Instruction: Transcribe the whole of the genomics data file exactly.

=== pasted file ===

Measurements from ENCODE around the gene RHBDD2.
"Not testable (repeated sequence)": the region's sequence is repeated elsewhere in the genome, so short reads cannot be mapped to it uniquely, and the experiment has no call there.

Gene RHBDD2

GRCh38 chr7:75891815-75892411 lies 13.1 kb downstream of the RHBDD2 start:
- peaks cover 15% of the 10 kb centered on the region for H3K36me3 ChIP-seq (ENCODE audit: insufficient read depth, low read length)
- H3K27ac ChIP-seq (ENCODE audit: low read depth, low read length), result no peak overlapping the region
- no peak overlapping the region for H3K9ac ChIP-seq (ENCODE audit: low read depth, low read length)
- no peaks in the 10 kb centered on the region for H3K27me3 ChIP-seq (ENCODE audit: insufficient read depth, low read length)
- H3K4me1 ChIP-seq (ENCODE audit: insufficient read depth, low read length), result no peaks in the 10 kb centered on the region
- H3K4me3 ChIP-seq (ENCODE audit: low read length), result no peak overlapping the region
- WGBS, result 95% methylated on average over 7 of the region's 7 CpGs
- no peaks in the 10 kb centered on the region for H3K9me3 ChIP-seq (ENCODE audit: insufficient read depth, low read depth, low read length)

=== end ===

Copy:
Measurements from ENCODE around the gene RHBDD2.
"Not testable (repeated sequence)": the region's sequence is repeated elsewhere in the genome, so short reads cannot be mapped to it uniquely, and the experiment has no call there.

Gene RHBDD2

GRCh38 chr7:75891815-75892411 lies 13.1 kb downstream of the RHBDD2 start:
- peaks cover 15% of the 10 kb centered on the region for H3K36me3 ChIP-seq (ENCODE audit: insufficient read depth, low read length)
- H3K27ac ChIP-seq (ENCODE audit: low read depth, low read length), result no peak overlapping the region
- no peak overlapping the region for H3K9ac ChIP-seq (ENCODE audit: low read depth, low read length)
- no peaks in the 10 kb centered on the region for H3K27me3 ChIP-seq (ENCODE audit: insufficient read depth, low read length)
- H3K4me1 ChIP-seq (ENCODE audit: insufficient read depth, low read length), result no peaks in the 10 kb centered on the region
- H3K4me3 ChIP-seq (ENCODE audit: low read length), result no peak overlapping the region
- WGBS, result 95% methylated on average over 7 of the region's 7 CpGs
- no peaks in the 10 kb centered on the region for H3K9me3 ChIP-seq (ENCODE audit: insufficient read depth, low read depth, low read length)